Available at most hours and persistently fresh is the bakery’s take on arepa de choclos, the corn pancake traditionally accompanied by a soft queso. El Monanero offers a baked variety, startlingly different from the kind you almost always find fried at street fares. Here, they look like large cookies that would crumble easily and you can eat them without getting grease on your fingers  

Mahalo New York Bakery

Technically located just past the border between Ridgewood and Glendale, Mahalo New York Bakery is among the few recently-opened bakeries both with something to say and an approachable manner. Shortly after the bakery opened, the Ridgewood Times called the Hawaiian-themed bakery “one of the best businesses in North America” based on its energetic engagement on Yelp.

An impressive selection of brightly colored cupcakes are the most immediate and satisfying of Mahalo’s charms—all of which can be purchased for an economical $3. They are richer, creamer and also larger than the kind typically found on every block in Manhattan. They come in a number of milk-based flavors and include varieties like mango and coconut along with the seasonal concerns like pumpkin spice. There’s also a “milk-lovers” variety of cupcake, which is really an interesting take on tres leches as well as equally vibrant cakes and a satisfying ice cream collection for hotter months.

Rudy’s Bakery & Café

In one form or another, Rudy’s Bakery & Café has remained for almost a century, passing through owners, all interested in satisfying the kind of cravings that bakeries have been meant to supply. An almost infinite line of pastries, strudels, cupcakes line the entry, which is accompanied by a café space that, itself, feels antiquated. It’s hard to imagine a place opening today coughing up the rent for anything so cozy and wood-paneled.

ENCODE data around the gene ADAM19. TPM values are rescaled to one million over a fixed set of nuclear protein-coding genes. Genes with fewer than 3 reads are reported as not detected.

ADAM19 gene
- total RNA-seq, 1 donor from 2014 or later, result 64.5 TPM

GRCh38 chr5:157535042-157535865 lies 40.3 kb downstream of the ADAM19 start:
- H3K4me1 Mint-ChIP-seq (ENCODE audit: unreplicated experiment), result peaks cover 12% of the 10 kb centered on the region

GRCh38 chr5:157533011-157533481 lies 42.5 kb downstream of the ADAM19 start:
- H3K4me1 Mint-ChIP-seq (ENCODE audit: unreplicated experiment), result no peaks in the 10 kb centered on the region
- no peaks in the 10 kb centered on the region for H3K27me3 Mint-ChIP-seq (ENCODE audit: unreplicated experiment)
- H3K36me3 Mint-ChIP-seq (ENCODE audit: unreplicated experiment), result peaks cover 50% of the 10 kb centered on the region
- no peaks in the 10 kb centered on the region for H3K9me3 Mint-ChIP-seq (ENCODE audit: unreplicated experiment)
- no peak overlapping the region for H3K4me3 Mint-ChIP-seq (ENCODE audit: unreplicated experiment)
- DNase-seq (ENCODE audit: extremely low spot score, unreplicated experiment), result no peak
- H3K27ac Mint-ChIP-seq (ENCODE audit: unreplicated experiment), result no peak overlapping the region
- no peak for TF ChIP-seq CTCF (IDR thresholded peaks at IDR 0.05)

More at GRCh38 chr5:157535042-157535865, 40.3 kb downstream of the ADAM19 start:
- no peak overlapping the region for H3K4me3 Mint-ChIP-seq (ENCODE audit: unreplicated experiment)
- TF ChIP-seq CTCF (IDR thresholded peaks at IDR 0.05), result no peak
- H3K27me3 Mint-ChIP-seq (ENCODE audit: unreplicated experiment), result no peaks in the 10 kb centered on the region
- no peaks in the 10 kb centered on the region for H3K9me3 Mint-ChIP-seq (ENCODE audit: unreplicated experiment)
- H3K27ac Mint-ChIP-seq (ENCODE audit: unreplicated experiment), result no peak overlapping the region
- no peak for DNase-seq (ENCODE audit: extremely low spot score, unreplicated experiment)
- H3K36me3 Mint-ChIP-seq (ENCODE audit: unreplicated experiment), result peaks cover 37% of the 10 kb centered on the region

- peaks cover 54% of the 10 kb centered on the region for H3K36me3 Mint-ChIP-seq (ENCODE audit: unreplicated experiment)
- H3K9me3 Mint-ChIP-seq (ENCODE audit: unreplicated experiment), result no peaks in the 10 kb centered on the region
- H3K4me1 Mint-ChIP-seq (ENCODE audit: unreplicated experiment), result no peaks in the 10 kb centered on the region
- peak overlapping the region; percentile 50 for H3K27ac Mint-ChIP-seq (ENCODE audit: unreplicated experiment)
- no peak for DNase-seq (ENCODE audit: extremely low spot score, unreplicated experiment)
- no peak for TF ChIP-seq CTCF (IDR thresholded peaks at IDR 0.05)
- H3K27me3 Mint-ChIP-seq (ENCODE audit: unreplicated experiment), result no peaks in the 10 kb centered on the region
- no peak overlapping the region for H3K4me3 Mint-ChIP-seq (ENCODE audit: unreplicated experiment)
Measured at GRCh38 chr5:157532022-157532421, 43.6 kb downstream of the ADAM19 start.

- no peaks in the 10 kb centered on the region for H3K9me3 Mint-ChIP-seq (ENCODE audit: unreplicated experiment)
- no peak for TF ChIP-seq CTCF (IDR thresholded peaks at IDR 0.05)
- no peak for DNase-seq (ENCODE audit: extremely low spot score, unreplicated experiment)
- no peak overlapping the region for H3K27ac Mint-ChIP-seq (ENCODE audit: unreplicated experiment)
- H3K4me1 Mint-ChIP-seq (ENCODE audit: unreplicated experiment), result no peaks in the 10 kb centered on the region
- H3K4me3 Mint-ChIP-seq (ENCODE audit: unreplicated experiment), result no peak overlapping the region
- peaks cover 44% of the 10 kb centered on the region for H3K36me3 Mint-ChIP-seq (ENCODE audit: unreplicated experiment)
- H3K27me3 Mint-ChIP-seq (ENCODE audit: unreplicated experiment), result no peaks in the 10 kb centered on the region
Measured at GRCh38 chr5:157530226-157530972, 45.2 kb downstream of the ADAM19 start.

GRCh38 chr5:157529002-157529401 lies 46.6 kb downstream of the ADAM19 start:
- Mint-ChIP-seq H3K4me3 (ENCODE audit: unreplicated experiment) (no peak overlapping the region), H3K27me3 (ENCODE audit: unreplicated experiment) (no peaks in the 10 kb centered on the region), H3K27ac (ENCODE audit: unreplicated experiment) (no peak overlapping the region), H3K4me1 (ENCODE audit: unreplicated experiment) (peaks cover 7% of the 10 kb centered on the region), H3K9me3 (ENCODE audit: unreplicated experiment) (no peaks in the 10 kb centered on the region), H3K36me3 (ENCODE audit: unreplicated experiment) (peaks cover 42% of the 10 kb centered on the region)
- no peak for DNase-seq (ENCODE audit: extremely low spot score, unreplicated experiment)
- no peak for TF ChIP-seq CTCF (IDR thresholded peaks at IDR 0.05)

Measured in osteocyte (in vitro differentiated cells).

And yet Rudy’s blazes on into the future. A favorite recent treat are their Nutella tarts, something which surely did not exist in the early 1930s. Lined in cookie crust and draped with the frozen hazelnut-chocolate goo, they are both delightful and make a compelling argument for the 21st century. It’s good to know Rudy’s is there too.

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Grimaldi Bakery Corp

Competing with Rudy’s for longest-running Ridgewood bakery is the Grimaldi Bakery Corp, which has been maintained by four generations of the Grimaldi family and operates a small factory that supplies local grocery stores. But making the trip there is highly recommended for the kinds of variety that you will not find in the baking section of any grocery store. There are rye loaves baked with cut-up onions, there are small pumpernickel loaves that feel so fresh you will be tempted to finish them on the spot.

International Bake Shop

Those less interested in making the trek to Grimaldi’s (it’s up a hill!) will find much to satisfy themselves at the ambitiously-named International Bake Shop. Dinky in the best way possible, with low yellow lights and a frame door that creaks open, it’s another family-run business that has spent at least a generation perfecting the right way to bake a loaf of bread. The kind here, there aren’t quite as many varieties, are incredibly crispy and feel warm. They’re hard not to bite right out of the moment they’re in your hands.     

Cover image courtesy of El Montañero’s Yelp page